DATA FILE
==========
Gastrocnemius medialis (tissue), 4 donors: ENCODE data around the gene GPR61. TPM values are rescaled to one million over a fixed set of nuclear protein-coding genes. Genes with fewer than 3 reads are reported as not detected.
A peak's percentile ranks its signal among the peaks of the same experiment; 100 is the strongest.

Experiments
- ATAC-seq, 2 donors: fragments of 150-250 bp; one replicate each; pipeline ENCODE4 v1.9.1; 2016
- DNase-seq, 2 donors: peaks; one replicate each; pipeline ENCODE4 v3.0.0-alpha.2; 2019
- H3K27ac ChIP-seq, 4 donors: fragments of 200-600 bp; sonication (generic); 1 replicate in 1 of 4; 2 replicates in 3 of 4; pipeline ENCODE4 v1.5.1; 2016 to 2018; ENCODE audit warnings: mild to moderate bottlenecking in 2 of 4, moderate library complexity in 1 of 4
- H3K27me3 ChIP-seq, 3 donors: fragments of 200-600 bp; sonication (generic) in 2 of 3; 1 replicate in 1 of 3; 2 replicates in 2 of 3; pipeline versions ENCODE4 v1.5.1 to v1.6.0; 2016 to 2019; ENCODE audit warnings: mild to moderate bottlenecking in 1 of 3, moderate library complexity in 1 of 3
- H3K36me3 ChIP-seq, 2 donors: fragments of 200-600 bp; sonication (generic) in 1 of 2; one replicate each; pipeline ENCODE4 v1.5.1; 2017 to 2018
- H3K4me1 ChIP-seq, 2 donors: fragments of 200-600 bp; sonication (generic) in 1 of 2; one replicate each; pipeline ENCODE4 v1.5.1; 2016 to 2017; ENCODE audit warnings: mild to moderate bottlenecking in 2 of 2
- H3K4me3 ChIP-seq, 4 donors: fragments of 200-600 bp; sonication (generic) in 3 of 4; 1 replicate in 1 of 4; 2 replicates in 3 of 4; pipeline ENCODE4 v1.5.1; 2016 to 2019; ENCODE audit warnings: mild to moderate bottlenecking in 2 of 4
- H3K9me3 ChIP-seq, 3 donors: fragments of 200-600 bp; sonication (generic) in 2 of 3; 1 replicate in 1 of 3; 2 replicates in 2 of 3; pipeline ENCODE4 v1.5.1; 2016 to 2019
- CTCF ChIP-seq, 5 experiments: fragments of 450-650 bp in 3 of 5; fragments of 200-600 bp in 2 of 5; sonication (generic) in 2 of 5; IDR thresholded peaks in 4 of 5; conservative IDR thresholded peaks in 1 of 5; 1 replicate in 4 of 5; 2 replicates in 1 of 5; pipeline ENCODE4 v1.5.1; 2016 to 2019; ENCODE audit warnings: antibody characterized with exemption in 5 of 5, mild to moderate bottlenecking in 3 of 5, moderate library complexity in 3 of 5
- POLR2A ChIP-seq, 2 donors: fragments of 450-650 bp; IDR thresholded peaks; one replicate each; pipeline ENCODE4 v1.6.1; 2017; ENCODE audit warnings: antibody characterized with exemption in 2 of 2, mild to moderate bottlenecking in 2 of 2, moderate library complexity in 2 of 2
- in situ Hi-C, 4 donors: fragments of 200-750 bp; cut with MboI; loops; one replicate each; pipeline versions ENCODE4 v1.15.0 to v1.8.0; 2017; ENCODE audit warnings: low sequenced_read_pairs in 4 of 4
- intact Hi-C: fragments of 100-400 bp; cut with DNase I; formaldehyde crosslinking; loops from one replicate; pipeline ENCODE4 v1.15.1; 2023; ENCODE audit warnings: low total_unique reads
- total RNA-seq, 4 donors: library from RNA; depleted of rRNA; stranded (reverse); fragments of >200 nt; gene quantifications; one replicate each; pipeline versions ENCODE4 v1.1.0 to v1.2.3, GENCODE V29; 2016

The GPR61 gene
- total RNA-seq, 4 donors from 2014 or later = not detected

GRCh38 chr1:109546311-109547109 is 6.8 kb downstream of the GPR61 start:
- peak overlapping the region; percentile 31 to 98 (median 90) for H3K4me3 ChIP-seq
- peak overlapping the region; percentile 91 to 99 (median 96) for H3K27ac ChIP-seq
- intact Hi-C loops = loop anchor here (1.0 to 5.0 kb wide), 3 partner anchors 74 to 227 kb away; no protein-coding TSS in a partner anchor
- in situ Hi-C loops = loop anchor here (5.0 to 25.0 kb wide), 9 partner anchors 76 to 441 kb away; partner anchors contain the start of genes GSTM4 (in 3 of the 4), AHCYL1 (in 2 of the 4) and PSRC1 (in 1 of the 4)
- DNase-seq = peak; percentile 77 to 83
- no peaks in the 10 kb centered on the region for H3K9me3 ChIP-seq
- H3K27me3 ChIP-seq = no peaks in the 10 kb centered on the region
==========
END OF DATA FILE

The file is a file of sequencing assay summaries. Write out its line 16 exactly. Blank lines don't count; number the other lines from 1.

- total RNA-seq, 4 donors: library from RNA; depleted of rRNA; stranded (reverse); fragments of >200 nt; gene quantifications; one replicate each; pipeline versions ENCODE4 v1.1.0 to v1.2.3, GENCODE V29; 2016